How do I handle 2-year-old who opposes and contradicts me at every turn? says "no" to everything? I'm exasperated! If I offer him a cracker or a cup of water, he says "no!" If I set the cup aside, he cries and begs for it. He acts the same way with other children at the church nursery. Is this phase ever going to end?
Your child's negative and contrary behavior is completely normal. Up until this point, his explorations of the world have been fact-finding missions. He's been discovering what happens when, for example, he pulls the cat's tail, eats the mashed banana, or turns the knobs on the stereo. Now he's ready to take things a step further. Now he wants to know how much power he wields. In effect, he's asking, "What will happen if I push the limits? Who's really in charge here?" This phase generally begins at some point during the second year of life, usually between 14- and 16-months-old. It's what many parents popularly refer to as "the terrible twos."
During the coming months, most, if not all, of the limits you've established will be challenged. At times these challenges will take the form of a spectacular full-frontal assault. To call a child at this stage "oppositional" – a developmental term applied to this period – may be an understatement. "Openly defiant" is probably a far more accurate description. By 18 months, his favorite word may well be no followed by three exclamation points. The basic premise underlying this behavior is very simple: if it's not his idea, he doesn't want anything to do with it!
The duration and severity of this oppositional stage will vary, but you can count on seeing evidence of it for at least six months. Some children who are particularly agreeable and compliant won't give you too much trouble (there aren't too many of these), but others who are especially strong-willed may seem to push the boundaries on a daily basis.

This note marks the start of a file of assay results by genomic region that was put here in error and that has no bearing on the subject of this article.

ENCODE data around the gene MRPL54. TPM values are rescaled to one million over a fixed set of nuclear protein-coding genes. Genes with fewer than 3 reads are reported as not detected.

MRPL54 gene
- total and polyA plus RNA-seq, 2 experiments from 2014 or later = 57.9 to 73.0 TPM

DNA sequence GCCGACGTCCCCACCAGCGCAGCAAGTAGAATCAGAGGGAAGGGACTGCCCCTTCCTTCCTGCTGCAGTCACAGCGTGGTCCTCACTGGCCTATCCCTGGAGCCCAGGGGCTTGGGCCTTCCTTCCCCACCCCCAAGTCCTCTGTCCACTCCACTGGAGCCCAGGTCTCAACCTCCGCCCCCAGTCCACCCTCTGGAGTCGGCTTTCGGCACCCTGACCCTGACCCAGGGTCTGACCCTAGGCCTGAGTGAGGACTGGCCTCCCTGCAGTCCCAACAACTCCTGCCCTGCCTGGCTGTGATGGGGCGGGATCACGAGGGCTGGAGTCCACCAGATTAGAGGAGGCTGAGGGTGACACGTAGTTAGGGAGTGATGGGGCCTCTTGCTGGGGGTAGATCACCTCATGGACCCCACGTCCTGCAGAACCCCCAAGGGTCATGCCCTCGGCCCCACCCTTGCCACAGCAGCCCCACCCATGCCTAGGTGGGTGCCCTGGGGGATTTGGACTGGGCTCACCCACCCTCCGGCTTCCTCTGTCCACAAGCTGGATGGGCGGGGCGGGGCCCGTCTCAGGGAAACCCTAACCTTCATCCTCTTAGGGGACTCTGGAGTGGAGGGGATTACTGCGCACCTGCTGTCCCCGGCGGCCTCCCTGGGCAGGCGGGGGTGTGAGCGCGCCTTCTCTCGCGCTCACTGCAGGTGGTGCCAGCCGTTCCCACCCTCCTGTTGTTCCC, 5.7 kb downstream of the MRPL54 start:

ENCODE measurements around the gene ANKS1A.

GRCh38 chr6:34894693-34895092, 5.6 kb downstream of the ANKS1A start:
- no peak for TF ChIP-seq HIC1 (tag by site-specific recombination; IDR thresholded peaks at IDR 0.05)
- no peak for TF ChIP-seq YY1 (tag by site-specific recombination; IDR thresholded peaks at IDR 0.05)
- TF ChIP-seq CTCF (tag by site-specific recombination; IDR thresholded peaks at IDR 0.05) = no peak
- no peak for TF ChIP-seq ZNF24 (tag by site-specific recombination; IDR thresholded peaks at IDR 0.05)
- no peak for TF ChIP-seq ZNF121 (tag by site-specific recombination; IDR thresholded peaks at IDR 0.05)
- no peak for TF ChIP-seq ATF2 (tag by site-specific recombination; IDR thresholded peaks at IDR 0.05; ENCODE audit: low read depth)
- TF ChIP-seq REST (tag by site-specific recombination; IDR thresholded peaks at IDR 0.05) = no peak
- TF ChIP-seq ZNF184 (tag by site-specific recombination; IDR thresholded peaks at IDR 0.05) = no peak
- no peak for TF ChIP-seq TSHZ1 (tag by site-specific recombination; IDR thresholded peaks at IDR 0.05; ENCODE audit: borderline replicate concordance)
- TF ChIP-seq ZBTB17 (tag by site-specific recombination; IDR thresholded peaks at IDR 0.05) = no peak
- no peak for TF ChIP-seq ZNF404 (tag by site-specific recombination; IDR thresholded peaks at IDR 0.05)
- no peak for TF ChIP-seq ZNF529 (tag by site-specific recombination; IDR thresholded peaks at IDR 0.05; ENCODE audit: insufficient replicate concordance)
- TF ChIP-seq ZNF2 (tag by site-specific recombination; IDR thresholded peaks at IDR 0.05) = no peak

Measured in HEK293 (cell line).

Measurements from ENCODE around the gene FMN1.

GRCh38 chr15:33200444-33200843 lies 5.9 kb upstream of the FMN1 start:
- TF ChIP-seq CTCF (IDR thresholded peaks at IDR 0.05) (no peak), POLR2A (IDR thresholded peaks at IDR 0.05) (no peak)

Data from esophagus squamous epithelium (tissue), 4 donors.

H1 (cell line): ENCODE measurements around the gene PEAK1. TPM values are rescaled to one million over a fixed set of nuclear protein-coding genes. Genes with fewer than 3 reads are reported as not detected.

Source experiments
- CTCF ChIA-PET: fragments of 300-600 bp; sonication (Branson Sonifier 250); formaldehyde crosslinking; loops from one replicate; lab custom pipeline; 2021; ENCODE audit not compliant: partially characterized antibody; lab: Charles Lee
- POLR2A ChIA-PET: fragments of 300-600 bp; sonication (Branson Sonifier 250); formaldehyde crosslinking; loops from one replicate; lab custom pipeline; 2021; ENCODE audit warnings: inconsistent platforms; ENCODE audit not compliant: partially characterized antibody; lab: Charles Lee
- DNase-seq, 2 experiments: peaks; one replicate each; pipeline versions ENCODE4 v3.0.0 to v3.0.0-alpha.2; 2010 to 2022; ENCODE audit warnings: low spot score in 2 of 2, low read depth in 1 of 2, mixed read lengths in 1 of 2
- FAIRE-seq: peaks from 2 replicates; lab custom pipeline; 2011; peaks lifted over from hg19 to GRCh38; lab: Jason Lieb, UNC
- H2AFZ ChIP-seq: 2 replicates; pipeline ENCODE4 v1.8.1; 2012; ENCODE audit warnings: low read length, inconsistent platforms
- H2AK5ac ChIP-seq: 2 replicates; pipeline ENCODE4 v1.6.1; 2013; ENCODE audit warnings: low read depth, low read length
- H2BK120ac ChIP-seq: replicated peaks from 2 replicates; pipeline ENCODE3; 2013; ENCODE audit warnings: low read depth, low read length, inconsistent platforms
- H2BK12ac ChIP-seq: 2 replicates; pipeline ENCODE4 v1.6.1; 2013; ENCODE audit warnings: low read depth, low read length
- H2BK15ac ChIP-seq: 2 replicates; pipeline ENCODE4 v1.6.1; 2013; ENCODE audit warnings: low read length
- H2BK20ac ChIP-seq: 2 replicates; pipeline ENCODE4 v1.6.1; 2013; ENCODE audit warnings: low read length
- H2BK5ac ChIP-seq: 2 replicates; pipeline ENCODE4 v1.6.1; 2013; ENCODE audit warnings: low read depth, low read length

To a certain degree, this behavior represents an important developmental milestone for your toddler. He is developing a budding sense of identity, an awareness that it is possible to make things happen and a compelling need to find out how far his new-found capabilities can take him. In some ways these characteristics are strikingly similar to those observed in another age-group – teenagers. But there are important differences. During the teen years, your goal will be to let go and escort your son to the threshold of responsible adulthood. With a toddler, on the other hand, it's critical that he understand without any doubt that you are in charge. If you don't establish your authority by 24 to 36 months of age, your child may be very unpleasant to live with for months – or even years – thereafter.
How do you do this? By balancing love with limits and applying appropriate consequences for negative behaviors. Here are a few thoughts to keep in mind as you prepare yourself for the inevitable conflicts that lie ahead:
When your child doesn't do what you've asked, take action and explain why. You don't have to get angry or raise your voice. You don't have to complain or make threats. Just take appropriate action, making sure that what you do will be meaningful but not harsh and that you will follow through with the action. If he's doing something he shouldn't be doing or something that harms others or places himself in danger, remove him from the situation. Arrange for him to take a "time out" in an isolated and boring location. Make it clear that similar results will follow every time he engages in this kind of activity.
Make certain that your response to your child's misbehavior is timely. A toddler will not remember what you were upset about an hour ago, so act decisively and act now.
Be sure to enforce your rules and limits consistently. Not only should your child know that you will back up your words with action every time, but he should also understand that your response won't waver to any great degree. On-again, off-again discipline is confusing, and it generates disobedience and unhealthy fear.
If you need help implementing any of these ideas, don't hesitate to call Focus on the Family's Counseling department.
The New Strong-Willed Child